May 29th, 2010 at 1:01 am
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Elders and Falls: Irregular Medication Increases Risk

by Carol Bursack

Most of us know that some medications can cause dizziness, which in turn can cause a fall. Some blood pressure medications can lower the blood pressure too quickly, and a person take a tumble. However a recent edition  of Journals of Gerontology Series A: Biological and Medical Science ran an article titled, “Irregular Medication Use Puts Seniors at Risk for Falling,”  that has brought another medication issue into the spotlight – not taking the medications as prescribed.

The article states that, ‘”Older adults increase their chances of falling by not taking their medications as directed… Falls can now be added to the growing list of poor health outcomes associated with non-adherence to medication.’”

Falls are scary. You don’t have to be “old” to be afraid of a fall. A 40-year-old reporter friend of mine slipped on a tiny patch of ice while out walking his dog. He broke his wrist. Another friend was taking a new blood pressure medication which has the side effect of making one dizzy. He fell in his home and was badly hurt.

A common side effect of many medications is dizziness. Was this person’s medication the culprit? It’s not clear, but it’s possible. So do we avoid medications? No, we look for the one we need that has the fewest side effects for us. Then, we try to take the medications as prescribed.

Take the medication as prescribed – that is essential. This new study points that out very clearly. The researchers found that not sticking to the recommended schedule of taking some medications increases the risk of falls in the elderly. Nearly any one of us can quickly tick off the names of elders we know who concern us as to how regular they are in taking medications.

There are many ingenious pill reminders on the market. All one has to do is type “medication  reminder” into a  browser to pull up a list. The Alzheimer’s Store is one place that has a good selection of these items.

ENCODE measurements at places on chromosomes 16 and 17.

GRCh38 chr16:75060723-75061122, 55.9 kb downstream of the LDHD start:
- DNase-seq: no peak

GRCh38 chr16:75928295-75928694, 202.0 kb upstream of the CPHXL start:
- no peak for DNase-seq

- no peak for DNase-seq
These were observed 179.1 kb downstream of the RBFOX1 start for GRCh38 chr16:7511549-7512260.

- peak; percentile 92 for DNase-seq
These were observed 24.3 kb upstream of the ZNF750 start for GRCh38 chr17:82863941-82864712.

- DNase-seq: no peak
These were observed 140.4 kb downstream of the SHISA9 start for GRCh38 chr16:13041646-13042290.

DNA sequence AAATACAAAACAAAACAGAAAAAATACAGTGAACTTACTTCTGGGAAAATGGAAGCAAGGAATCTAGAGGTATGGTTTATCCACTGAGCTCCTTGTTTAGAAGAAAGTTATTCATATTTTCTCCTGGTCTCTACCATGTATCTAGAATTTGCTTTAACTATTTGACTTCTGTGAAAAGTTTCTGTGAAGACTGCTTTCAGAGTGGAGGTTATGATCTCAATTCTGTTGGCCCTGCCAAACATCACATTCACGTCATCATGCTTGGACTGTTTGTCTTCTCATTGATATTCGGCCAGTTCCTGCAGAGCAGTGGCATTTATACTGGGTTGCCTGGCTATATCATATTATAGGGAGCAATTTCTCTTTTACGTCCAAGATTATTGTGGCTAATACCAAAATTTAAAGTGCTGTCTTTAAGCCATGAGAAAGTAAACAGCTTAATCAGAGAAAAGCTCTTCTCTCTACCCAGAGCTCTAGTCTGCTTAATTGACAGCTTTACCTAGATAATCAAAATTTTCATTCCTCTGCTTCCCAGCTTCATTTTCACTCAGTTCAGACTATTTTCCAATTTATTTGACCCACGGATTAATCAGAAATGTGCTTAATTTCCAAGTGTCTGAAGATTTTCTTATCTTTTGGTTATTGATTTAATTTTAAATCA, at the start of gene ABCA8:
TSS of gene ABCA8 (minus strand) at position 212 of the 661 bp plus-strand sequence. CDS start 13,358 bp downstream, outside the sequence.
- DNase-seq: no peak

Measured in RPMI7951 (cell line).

However, reminders don’t always work. One has to be alert enough to know what the reminder is there for. One has to have good hearing if the alert is a sound. One has to, well, have abilities that often are lost as we age.

Before my mother went into a nursing home, I used to set up medications for her in the typical “morning, noon, evening” boxes. However, for the most part, she’d only remember to take them if I was there to remind her.

When my mother-in-law had an infection, I put her antibiotics in a similar pill box. Since I always visited her at noon, I would check the container during the visit. I found that she would move the pills about at random, so I’d have no idea of whether or not she’d taken her pill the evening before or even how many she had taken that morning. It’s a wonder she didn’t poison herself, but we got through it. She soon entered the same nursing home as my parents.

Older people often take quite a few medications. Many of these are literally life savers. But these medications are powerful. They are meant to be taking in prescribed doses at regular times. When they are taken improperly, it’s not surprising that the consequences can be dire. A fall for an elder frequently means a broken hip. For an aged person, a broken hip often leads to death within weeks or months.

What to do? We do our best. It’s obvious, however, that not taking medications as they are prescribed is a scary health issue with our increasingly aging population. We need to be as vigilant as we can when we are supervising our elders meds.

Posted in Caregiving, Health, Medication | 1 Comment »
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One Response to “Elders and Falls: Irregular Medication Increases Risk”

  1. Hi Alan,
    There is a lot of technology that is helping elders with this. Thanks so much for your comments and the information.
    Carol

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